Tag Archive | Masterchef

Square plates, narrow minds

An abomination. According to the dictionary, that is ‘something that causes disgust or hatred’. Are we talking about Russia’s anti-gay reign of terror? Are we talking about Syria’s use of poison gas on its own population? Was this word perhaps used to describe the ongoing practice of fracking? No. This word was used by William Sitwell to describe how he feels about food that is being served on square plates.

Really William Sitwell, can't you fuss over something more worthy?

Really William Sitwell, can’t you fuss over something more worthy?

William Sitwell is an employee of a large UK supermarket chain, and as such he writes all sorts of inoffensive and  informative articles for the in-store magazine, that are solely meant to make people buy a certain product. It has nothing to do with journalism, but everything with marketing. For some obscure reason, Sitwell was chosen years ago to become a regular food critic on Masterchef, and his bespectacled face has become a regular guest in our household since then. And it seems that the rise to tv fame has gone to Sitwell’s head.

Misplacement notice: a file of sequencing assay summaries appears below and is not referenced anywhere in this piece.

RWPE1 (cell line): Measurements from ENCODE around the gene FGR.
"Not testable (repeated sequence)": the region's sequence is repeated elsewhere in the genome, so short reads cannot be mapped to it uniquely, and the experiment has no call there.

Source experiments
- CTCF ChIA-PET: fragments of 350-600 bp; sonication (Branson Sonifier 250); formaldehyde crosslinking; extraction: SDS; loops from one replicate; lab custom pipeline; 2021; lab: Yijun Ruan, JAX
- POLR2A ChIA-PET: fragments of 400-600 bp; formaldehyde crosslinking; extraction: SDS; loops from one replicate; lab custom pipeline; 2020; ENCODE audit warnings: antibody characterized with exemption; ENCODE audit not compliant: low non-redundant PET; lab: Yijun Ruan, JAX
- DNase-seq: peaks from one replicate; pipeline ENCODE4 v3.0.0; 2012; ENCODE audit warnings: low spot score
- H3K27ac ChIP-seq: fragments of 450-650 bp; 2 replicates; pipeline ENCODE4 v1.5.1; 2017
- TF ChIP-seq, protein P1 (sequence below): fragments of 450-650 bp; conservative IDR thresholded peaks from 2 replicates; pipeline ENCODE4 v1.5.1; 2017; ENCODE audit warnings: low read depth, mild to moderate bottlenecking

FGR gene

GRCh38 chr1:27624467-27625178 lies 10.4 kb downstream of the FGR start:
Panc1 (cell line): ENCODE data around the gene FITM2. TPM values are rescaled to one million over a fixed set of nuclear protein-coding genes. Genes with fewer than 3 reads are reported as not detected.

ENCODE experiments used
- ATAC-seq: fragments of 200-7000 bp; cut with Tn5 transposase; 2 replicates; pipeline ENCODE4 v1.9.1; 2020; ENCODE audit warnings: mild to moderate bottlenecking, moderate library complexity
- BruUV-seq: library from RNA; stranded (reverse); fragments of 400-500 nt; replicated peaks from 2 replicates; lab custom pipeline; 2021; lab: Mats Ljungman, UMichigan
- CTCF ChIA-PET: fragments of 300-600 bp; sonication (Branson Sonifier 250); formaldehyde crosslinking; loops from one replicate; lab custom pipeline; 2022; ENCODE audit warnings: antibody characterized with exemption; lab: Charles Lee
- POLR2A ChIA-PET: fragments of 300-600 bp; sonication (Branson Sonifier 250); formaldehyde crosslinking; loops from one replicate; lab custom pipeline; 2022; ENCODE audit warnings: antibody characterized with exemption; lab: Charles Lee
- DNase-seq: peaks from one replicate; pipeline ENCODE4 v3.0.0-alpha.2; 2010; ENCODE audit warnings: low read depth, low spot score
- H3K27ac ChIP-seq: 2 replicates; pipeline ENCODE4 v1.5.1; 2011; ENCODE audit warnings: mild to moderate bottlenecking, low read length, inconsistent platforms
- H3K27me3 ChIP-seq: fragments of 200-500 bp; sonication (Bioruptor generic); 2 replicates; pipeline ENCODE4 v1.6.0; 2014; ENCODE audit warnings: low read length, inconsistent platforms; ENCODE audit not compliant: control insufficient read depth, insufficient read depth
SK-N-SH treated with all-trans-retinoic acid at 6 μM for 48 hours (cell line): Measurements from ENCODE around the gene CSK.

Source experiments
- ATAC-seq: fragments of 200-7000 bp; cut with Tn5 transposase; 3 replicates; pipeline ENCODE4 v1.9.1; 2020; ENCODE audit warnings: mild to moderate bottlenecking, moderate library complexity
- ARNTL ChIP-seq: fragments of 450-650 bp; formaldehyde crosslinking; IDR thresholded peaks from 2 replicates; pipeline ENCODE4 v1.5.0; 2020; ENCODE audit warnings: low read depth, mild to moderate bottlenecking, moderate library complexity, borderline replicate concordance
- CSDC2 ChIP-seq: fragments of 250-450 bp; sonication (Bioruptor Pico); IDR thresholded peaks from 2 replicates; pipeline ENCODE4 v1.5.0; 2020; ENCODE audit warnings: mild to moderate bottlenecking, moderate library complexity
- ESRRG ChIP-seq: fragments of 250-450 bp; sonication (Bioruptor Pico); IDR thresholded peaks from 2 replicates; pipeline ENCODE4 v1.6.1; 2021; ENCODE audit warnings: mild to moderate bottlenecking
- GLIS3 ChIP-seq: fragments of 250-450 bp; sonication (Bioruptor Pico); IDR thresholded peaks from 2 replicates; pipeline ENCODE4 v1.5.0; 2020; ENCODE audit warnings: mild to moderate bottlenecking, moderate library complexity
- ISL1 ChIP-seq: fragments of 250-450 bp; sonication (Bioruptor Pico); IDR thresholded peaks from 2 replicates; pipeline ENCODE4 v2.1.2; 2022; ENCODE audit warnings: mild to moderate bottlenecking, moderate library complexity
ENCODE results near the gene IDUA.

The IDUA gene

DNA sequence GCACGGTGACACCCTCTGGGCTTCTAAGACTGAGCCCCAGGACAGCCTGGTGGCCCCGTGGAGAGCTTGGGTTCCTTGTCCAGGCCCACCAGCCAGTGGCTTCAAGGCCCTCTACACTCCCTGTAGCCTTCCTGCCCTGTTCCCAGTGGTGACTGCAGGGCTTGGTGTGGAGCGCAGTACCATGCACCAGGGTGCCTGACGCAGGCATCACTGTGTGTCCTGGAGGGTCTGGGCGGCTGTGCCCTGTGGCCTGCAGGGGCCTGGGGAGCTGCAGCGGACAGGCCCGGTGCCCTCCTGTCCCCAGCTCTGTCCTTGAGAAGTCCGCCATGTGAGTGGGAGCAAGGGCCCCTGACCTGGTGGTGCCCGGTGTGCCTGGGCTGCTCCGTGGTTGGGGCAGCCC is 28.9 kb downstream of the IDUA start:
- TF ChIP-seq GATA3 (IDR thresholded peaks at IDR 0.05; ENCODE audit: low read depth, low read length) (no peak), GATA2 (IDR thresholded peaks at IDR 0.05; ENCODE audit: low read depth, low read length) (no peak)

Suddenly, he sees himself as a real food critic instead of a glorified supermarket checkout girl. Someone, who must leave his mark, someone who could be directional when it comes to steering British cuisine into the 21st century. And so, he has started to have opinions, and to value them, and to impose them on others, in short: he had become a Proper Food Critic.

If great cooking is a pure act of love -and that’s how I see it anyway- then food criticism is all about murdering that love. The food critic in general is a sad, joyless creature, who has long ago blurred the lines between being witty and being cynical, and who really only lights up when he finds fault in a certain dish, so he can then start his verbal assassination. Food critics only have few words to praise a meal, but millions of ways to say what they do not like. The more expensive the restaurant, the more absurd the scrutiny they’re under. Peas not all of the same size? Abomination! Slightly lumpy mashed puree/celeriac/swede/parsnip (oh, the UK and its enduring love of baby food!)? Abomination!